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Sonatas for horn and fortepiano





Anneke Scott & Kathryn Cok



[The] programme consists of two of the more standard natural horn solo pieces by Beethoven and Krufft plus two less well known but very worthwhile pieces by Haydn and the composer duo Leidesdorf and Bellonci. Scott provides excellent and detailed notes on all the composers and their compositions...The natural horn playing is superb throughout with stellar support on fortepiano by Kathryn Cok...The real gem in the programme is the annonymous arrangement of the Largo from Joseph Haydn's Rider String Quartet. Scott plays with the most beautiful legato and subtle changes of colour...A fine solo debut and an album to be highly recommended."
The Horn Player (October, 2011)

Presented with such credentials one might reasonably expect nothing short of an excellent recording, and this is exactly what the two have provided... The obscurity of these works, each of which are nevertheless interesting in their own right, let alone the quality of the performances, makes the CD a valuable resource for anyone wishing to expand their knowledge of the solo horn literature of the Classical-era... Scott and Cok have negotiated each of these varied challenges successfully and crafted a compelling musical performance... In any case, the thing that recommended this CD to me personally was that it raised so many questions but was not performed like an academic exercise in the slightest. While scores and scholarship make me ask questions regularly, it has been a long time since a CD did.
Historic Brass Society (7th October, 2011) - Click here to read more.

Camillo Bellonci komponierte die hier wohl erstmals eingespielte Hornsonate: er wirkte als Hornist in Wien auch am Kärtnertor-Theater und bemühte sich wohl um bautechnische Verbesserung seines Instruments. Wahrscheinlich hat er das großformatige Stüke für sich selbst komponiert, der bekannte Verleger Leidesdof es publiziert und sich als Komponist miterwähnt. Das mit erfrischenden und überraschenden Einfällen faszinierende Werk ist eine musikantische Perle, die allerhöchste Spielkunst verlangt und diese CD wertvoll macht. Denn wie Nikolaus von Kruffts ist auch Beethovens Hornsonate für Stich-Punto, mit ihm uraufegführt, wohlbekannt; das "Adagio" aus Haydns Streichquartett op74:3 ist ein hübsches Schmankerl. Eine für Hornenthusiasten wichtige Neuerscheinung
Ensemble (October, 2011)

Der Tonträgermarkt wurde in der letzten Zeit nicht gerade überschwemmt mit Aufnahmen von Hornsonaten. Da weckt jede neu erscheinende Einspielung Interesse. – Und es ist umso erfreulicher, wenn man es mit einer zu tun hat, die den Hörer gefangen nimmt, wie etwa die nun vom holländischen Challenge Records veröffentlichte CD mit dem schlichten Titel ‚Sonatas for Horn and Fortepiano‘. Was sich aber so brav anhört, birgt ordentlich Zündstoff. Dafür sorgt Anneke Scott, die sich den letzten Jahren als einer der führenden Virtuosen auf diversen historischen Horntypen etabliert hat, sowohl als Solistin als auch in verschiedenen ‚period orchestras‘ und auf dem Feld der Kammermusik. Letzteres bestellt sie mit der amerikanischen Pianistin Kathryn Cok, einer Spezialistin für historische Claviere.
Romantisches Kantabile in klassisch klarer Formung.
Klassic.Com (25th of August, 2011) Click here to read more.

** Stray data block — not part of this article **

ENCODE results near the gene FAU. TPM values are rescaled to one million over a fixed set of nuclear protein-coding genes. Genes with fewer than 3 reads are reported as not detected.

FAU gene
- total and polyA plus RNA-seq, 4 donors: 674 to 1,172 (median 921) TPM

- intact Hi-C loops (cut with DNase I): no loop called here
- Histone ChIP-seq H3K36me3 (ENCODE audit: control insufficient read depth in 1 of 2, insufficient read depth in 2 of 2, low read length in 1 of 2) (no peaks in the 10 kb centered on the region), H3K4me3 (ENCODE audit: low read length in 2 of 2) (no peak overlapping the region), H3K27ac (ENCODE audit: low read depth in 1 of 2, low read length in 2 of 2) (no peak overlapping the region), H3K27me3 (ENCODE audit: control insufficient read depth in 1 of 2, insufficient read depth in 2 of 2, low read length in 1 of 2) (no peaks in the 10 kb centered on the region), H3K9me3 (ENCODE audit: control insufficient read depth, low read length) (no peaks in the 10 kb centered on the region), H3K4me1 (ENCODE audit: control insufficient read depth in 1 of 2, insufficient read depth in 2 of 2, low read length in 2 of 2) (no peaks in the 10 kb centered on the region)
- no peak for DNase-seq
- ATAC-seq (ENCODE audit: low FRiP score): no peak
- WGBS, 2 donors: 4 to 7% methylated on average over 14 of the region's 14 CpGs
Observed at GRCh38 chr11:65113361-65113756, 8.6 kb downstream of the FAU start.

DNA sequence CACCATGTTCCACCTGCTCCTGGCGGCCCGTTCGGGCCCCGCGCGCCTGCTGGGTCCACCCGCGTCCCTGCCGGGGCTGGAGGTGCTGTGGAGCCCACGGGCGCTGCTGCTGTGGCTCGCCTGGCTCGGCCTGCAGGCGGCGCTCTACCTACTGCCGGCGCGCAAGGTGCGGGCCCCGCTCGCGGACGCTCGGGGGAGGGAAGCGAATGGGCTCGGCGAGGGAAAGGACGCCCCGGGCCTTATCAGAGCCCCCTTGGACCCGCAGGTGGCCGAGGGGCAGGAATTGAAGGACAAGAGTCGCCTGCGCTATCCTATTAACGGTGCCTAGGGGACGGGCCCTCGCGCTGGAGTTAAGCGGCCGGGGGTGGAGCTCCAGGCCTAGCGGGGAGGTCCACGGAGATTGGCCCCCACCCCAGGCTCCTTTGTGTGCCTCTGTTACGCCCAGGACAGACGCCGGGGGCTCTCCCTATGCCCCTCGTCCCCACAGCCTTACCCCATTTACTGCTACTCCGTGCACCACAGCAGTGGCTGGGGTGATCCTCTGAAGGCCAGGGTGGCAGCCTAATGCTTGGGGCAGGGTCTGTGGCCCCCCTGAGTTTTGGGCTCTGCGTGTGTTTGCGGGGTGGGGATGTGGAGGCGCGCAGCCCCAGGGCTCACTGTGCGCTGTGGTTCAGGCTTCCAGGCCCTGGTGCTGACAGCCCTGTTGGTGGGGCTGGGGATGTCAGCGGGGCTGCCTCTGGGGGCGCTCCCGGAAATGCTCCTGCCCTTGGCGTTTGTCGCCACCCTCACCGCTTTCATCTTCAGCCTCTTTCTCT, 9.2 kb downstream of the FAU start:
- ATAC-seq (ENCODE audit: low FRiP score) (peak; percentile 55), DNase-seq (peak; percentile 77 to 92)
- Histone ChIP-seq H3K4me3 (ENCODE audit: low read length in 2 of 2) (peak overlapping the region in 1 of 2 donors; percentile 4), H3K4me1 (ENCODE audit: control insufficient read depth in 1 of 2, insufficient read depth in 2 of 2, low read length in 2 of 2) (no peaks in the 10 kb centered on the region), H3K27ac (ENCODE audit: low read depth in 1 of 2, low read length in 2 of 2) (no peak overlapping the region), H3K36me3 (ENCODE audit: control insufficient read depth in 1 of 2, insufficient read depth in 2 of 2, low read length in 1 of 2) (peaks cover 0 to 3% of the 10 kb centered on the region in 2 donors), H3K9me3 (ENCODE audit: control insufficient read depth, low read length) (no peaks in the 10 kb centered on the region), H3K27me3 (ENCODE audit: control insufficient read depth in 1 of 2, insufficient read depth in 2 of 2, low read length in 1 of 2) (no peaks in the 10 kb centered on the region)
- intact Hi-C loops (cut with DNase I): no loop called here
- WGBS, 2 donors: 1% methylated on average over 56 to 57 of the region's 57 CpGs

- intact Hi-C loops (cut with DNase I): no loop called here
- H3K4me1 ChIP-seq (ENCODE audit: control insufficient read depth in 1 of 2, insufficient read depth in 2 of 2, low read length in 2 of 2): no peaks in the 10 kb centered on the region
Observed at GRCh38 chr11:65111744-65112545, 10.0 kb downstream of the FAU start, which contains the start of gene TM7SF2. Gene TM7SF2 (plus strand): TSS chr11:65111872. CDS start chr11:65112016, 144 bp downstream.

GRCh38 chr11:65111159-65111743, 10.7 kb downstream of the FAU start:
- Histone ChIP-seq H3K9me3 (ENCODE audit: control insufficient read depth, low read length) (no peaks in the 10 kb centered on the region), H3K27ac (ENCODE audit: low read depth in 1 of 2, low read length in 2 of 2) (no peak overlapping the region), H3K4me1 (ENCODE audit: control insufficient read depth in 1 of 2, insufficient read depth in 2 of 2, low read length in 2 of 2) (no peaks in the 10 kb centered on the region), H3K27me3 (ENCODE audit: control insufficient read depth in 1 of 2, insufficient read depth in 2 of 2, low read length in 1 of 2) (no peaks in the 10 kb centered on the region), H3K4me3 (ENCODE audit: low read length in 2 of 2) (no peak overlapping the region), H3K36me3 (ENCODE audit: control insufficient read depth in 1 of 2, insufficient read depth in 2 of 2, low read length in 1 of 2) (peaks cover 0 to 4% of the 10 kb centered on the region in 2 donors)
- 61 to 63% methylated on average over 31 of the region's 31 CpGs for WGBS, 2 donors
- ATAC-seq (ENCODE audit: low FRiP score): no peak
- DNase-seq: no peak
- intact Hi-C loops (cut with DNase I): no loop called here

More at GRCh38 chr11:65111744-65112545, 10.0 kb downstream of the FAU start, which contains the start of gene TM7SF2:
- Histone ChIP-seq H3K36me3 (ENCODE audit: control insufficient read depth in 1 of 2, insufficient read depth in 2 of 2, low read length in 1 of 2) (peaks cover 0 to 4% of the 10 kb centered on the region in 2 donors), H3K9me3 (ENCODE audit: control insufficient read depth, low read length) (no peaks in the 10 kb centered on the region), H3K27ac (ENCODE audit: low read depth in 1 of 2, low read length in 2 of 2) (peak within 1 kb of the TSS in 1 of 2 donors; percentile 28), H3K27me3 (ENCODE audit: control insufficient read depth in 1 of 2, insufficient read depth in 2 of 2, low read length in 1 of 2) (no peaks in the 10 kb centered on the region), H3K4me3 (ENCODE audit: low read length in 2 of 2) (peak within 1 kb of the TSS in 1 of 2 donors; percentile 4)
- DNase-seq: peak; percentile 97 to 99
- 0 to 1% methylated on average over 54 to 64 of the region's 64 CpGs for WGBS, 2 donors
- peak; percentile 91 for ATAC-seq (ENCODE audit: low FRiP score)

This is a great CD, featuring some unsusual and worthwile music which is not overshadowed by the better known Beethoven.
Musical Pointers (July, 2011) - Click here to read more.

Anneke Scott and Kathryn Cok demonstrate here that performance on period instruments need not be a dry or academic exercise. In fact, the four works they play here would have little to commend them were they to be played on modern instruments. But the great benefit of the handhorn and the fortepiano is the sheer variety of tones and colours that they are capable of producing, bringing something new to each successive phrase…But first and foremost, this recording is great fun. It is not a history lesson in any sense, and while the historical research behind it clearly erudite, it is the immediacy of the music that leaves a lasting impression…Kathryn Cok is an energetic but sensitive accompanist. Like Scott, she never treats the classical repertoire, nor her historic instrument, with undue reverence, and she plays every piece with energy and spontaneity.
Classical CD Reviews (25th July, 2011) - Click here to read more.


This short lunchtime concert was the musical cousin of a good gin and tonic. Each of the three pieces involved both Anneke Scott (natural horn - ie without helpful additions such as valves) and Kathryn Cok (fortepiano) in near equal measures. Both played with a combination of lemon zestiness and icy control. From her initial note onwards in Antonin Reicha’s Solo in E minor, Scott showed her mastery of her difficult instrument, drawing out its sensitivity during the andante as much as its vibrancy during the other movements. She and Cok were especially well blended throught Nikolaus von Kruft’s Sonata in E Major, with the latter excelling at the introductions to each movement intertwined throught Beethoven’s Sonata in F Major. The two provided a suprising encore in the form of an adaptation of Schubert’s Ave Maria. Usually, I loathe this work. However. Ms Scott produced a breezy interpretation that swept away images of suffocating church interiors and replaced it with sunnier vistas of hills and rivers. Mine’s a double! (Paul Simon, The Mercury).

A stylish and informative recital.
(Jackie Wallace, Essex County Standard)